IDE Improvements

Visual Studio is all about developer productivity, and Visual Studio 2015 continues to make significant investments to help developers get more done in less time.

Code Editor UI and Editing for C# and Visual Basic

The code editor UI and editing experiences for C# and Visual Basic have been replaced with new experiences built on the .NET Compiler Platform ("Roslyn"). Many of the features you love today have been improved or revamped.

  • Light Bulbs are the home for all quick actions you take in the Visual Studio Editor, including fixes to common code issues and refactoring code. When you have issues in your code, a Light Bulb shows suggested fixes for those issues. All refactoring operations have been moved to the Light Bulb, which you can access any time by typing Ctrl + . Lightbulb shows suggestions

  • Code refactoring: Introduce local: Introduce local Light Bulb

  • Code refactoring: Inline temporary variable:
    Inline temporary Light Bulb

  • Refactoring support for Visual Basic has been added for the first time, and is accessible through the Light Bulb.

  • Renaming improvements: it highlights all the instances of the identifier you want to rename, letting you type the new name to all instances at once directly in the editor. Improvements to inline renaming

  • Live code analysis and automatic fixes as you type: includes with specific code-aware guidance for the Microsoft platforms and NuGet packages that you're targeting. At Preview, you need to add the live FxCop analyzers through a NuGet package you get from the NuGet Gallery, as you would any other package. As you pull in any given live rule, it displaces the equivalent post-build FxCop rule, so you don't get duplicate hits. Here is an example from the Code Analysis for Azure package. An example from the Code Analysis for Azure package

  • Rewritten expression evaluator for C# and Visual Basic: Improvements include support for LINQ and lambda expressions in the Watch and Immediate Windows.

UI Improvements

  • Custom Window Layouts: Save custom window layouts by clicking Save Window Layout from the Window menu, and apply a custom layout by clicking Apply Window Layout from the Window menu. You can also apply a layout by using the pre-assigned keyboard shortcuts. The first nine layouts also have keyboard shortcuts from Ctrl+Alt+1 to Ctrl+Alt+9. Other tasks you can perform include deleting, renaming, and reordering layouts by clicking Manage Window Layout from the Window menu.

    Custom window layouts

  • XAML Designer: You can your Templates and Styles stored in external resource dictionaries within the context of your usage. This experience has been further refined to use Peek to enable a true in-situ resource editing in the XAML designer.

  • High-Resolution Icons: Visual Studio 2015 supports high resolution icons in command bars, tool window toolbars (standard), the main menus, error list, status bar, and some Solution Explorer project types when your device is running at greater than 100% DPI scaling. High-resolution icons are also supported for extensions.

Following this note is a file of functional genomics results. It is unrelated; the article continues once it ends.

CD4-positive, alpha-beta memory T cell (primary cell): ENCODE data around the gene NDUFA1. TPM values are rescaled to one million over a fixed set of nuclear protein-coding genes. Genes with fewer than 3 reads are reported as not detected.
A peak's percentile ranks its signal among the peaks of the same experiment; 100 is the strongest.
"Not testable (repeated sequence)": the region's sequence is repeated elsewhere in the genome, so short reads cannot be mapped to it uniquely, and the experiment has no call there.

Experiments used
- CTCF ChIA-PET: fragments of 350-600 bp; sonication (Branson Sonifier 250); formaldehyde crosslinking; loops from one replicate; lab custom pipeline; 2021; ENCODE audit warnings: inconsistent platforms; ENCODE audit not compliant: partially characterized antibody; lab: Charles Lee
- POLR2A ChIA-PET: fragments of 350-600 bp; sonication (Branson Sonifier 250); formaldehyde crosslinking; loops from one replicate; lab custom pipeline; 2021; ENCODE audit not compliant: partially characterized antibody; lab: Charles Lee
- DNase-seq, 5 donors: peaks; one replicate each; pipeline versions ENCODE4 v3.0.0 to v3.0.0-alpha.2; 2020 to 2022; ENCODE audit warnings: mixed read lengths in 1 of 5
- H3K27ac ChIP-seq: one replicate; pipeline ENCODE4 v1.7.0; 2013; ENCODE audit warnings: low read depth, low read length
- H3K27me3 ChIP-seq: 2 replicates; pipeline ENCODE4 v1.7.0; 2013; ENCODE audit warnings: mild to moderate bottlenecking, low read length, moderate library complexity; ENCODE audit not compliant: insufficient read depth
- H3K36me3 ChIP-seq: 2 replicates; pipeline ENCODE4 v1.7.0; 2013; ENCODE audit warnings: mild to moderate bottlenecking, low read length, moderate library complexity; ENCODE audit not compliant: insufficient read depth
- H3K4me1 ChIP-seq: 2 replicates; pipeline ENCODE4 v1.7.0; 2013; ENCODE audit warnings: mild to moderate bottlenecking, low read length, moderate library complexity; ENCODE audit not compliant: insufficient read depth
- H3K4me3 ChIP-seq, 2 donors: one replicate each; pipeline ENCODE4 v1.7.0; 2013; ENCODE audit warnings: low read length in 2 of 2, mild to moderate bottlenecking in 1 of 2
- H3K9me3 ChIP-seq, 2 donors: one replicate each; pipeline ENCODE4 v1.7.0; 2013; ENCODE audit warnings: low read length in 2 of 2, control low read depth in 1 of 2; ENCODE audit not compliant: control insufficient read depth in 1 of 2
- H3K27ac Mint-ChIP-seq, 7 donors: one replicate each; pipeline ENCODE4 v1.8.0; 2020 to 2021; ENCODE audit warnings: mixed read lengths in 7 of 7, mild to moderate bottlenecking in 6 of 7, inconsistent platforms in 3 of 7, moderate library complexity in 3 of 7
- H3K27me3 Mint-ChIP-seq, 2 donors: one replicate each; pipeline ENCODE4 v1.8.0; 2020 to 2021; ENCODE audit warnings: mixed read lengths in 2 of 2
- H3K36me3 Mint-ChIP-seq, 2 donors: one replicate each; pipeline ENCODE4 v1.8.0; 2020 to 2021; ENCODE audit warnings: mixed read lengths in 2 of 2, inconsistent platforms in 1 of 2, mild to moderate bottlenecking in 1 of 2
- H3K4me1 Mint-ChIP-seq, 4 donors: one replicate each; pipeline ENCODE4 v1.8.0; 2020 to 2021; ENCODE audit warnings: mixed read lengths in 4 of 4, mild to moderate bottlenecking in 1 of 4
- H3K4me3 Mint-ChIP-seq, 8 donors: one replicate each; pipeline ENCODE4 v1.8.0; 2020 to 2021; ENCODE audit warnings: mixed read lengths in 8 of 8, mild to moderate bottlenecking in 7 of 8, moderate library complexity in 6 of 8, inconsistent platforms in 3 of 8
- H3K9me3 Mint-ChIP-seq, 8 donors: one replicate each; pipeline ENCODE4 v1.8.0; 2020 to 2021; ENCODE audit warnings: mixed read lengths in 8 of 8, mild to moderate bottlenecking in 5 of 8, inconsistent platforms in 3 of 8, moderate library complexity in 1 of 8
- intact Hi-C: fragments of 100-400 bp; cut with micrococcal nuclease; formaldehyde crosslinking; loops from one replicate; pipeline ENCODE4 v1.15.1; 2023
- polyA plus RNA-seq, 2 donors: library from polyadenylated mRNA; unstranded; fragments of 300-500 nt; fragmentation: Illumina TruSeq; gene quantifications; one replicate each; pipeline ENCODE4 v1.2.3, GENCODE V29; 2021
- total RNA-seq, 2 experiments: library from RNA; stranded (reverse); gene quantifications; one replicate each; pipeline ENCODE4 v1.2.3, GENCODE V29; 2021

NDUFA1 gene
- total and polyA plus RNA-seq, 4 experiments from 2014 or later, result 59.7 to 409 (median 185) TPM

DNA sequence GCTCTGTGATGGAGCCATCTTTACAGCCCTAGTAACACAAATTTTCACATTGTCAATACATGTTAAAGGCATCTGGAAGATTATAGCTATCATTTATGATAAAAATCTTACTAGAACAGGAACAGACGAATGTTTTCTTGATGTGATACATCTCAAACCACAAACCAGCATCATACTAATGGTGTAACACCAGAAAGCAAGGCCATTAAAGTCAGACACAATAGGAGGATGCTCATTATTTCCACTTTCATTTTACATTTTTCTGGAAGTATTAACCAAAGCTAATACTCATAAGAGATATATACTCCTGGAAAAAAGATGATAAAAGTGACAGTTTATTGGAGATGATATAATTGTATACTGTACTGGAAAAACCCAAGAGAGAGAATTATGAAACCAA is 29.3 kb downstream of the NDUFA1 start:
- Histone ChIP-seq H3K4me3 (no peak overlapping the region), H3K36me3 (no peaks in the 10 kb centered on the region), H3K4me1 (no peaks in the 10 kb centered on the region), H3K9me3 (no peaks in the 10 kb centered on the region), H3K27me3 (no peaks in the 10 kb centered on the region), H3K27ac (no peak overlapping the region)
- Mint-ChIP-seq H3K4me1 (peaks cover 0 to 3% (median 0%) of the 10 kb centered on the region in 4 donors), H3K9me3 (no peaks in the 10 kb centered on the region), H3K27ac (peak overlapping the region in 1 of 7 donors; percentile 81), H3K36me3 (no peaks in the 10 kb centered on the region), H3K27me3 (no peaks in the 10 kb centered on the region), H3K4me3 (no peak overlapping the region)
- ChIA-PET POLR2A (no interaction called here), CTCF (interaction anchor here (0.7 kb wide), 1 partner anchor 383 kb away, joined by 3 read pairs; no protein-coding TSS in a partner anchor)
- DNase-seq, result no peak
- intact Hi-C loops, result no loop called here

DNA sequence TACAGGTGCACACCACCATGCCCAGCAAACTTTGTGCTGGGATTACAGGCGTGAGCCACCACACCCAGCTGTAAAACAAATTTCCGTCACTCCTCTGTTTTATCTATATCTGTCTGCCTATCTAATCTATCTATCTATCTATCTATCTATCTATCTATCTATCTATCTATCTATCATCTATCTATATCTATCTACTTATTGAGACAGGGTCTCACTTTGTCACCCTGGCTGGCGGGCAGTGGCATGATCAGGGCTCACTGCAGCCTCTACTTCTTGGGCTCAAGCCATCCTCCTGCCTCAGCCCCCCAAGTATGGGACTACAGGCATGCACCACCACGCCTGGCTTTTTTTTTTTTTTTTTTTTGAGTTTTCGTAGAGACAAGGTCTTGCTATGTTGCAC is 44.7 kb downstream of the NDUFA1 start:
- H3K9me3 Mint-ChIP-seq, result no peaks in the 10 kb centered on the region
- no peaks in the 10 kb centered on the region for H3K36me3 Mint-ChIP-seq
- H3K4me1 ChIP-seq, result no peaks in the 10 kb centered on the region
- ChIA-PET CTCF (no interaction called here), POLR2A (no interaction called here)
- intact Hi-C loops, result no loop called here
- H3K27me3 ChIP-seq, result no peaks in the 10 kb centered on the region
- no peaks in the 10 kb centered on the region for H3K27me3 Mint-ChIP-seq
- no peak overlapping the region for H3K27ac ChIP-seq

• Menu casing: Menus appear in Title Case style instead of ALL CAPS style.

    Menu casing

  • Touch support: The Visual Studio editor supports scrolling (tapping-and-dragging on the editor surface on the regular and enhanced scrollbars), pinch-to-zoom, select a whole line by tapping in the editor margin, select words by double-tapping them, and press-and-hold to invoke the editor context menu.

    IDE touch support

  • The Configuration and Platform dropdown values for the Visual C++ Property Page dialog remember the last user selection when the property page is closed and reopened.

  • Send a Smile/Frown: offers better tools to report slowness, hangs, and crashes. You can attach files or tag your feedback, to better describe the issue as well. Furthermore, the Feedback icons and menu items have been updated to improve discoverability.

  • Add-ins are no longer supported in Visual Studio 2015; add-in project templates and the Add-in Manager have been removed. You should convert your add-ins to VSPackage extensions. For more information, see FAQ: Converting Add-ins to VSPackage Extensions.

  • Touch gestures in the Visual Studio editor give developers flexible input modalities, and are especially powerful with large touch screens in team collaboration environments. Gestures include scrolling, pinch-zoom, line selection, and press-and-hold to invoke context menus.

  • Add Connected Services makes it easy for developers to consume service APIs in their client and web applications including Microsoft Services such as Office 365 APIs, Azure Storage, and third-party services (through extensions).

  • Synchronized Settings (roaming settings) in Visual Studio 2015 improves upon the roaming features first introduced with Visual Studio 2013. It adds more settings and synchronizes across the Visual Studio product family including different SKUs and Blend. You can access your settings by typing "sync" in Quick Launch, or navigating to Tools > Options >Environment > Synchronized Settings.